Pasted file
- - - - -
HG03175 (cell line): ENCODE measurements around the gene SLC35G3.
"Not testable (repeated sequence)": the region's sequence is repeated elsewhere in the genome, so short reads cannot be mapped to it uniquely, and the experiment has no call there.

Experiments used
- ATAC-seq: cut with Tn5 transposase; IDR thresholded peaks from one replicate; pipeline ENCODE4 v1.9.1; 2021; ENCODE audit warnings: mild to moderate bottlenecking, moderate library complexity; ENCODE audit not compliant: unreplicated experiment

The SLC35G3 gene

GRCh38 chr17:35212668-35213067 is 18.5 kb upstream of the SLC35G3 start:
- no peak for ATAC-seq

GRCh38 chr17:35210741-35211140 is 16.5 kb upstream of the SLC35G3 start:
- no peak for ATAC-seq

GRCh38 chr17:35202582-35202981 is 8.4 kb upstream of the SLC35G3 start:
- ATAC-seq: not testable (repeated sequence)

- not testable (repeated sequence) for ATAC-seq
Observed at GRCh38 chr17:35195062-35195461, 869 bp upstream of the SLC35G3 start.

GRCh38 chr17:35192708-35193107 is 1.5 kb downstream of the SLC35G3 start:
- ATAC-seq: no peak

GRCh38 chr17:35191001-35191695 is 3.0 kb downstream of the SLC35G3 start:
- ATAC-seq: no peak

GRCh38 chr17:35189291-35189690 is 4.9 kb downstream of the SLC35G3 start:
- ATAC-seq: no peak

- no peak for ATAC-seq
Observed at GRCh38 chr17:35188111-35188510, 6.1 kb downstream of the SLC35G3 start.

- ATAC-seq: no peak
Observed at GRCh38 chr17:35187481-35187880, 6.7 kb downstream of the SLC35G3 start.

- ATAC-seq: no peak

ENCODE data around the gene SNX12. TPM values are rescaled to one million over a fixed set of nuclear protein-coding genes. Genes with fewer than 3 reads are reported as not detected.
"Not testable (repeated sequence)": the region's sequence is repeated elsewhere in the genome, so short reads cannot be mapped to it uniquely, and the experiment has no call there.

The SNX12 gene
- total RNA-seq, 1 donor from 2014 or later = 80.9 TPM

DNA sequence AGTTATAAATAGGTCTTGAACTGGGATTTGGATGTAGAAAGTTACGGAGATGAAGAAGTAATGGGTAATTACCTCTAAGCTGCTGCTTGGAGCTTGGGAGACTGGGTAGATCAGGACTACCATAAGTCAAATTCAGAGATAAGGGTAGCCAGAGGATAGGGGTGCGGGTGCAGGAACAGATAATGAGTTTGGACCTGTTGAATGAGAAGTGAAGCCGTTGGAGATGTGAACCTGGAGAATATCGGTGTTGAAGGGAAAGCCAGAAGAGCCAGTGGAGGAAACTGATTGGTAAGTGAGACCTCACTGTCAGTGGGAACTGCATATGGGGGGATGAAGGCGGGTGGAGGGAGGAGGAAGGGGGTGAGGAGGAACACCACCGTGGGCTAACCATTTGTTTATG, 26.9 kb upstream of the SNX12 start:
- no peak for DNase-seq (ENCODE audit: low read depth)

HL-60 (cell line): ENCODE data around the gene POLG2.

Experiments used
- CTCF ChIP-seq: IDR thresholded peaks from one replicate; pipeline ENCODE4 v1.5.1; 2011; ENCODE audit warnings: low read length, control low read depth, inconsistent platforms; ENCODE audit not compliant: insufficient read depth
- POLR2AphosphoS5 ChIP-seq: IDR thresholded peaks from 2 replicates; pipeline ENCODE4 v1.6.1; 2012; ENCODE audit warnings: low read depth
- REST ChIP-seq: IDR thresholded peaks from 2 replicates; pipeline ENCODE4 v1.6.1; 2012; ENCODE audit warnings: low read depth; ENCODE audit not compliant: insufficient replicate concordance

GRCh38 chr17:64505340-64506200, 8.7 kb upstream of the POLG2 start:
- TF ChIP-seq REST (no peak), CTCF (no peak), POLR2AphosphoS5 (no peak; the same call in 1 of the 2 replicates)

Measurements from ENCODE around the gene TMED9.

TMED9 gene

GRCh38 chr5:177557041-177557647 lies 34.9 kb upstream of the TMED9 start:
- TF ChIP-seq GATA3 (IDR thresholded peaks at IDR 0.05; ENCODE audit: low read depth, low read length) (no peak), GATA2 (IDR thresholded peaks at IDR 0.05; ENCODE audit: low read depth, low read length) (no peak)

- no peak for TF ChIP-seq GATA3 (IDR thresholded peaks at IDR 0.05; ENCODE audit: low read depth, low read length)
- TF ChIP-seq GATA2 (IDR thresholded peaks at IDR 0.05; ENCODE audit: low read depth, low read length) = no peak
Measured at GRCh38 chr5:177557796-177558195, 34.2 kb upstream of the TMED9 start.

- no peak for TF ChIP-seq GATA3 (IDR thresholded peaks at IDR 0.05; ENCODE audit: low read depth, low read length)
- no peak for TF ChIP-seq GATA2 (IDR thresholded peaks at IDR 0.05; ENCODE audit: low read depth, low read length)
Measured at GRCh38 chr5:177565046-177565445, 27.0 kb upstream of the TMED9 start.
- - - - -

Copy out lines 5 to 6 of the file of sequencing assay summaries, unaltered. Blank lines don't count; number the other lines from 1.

The SLC35G3 gene

GRCh38 chr17:35212668-35213067 is 18.5 kb upstream of the SLC35G3 start: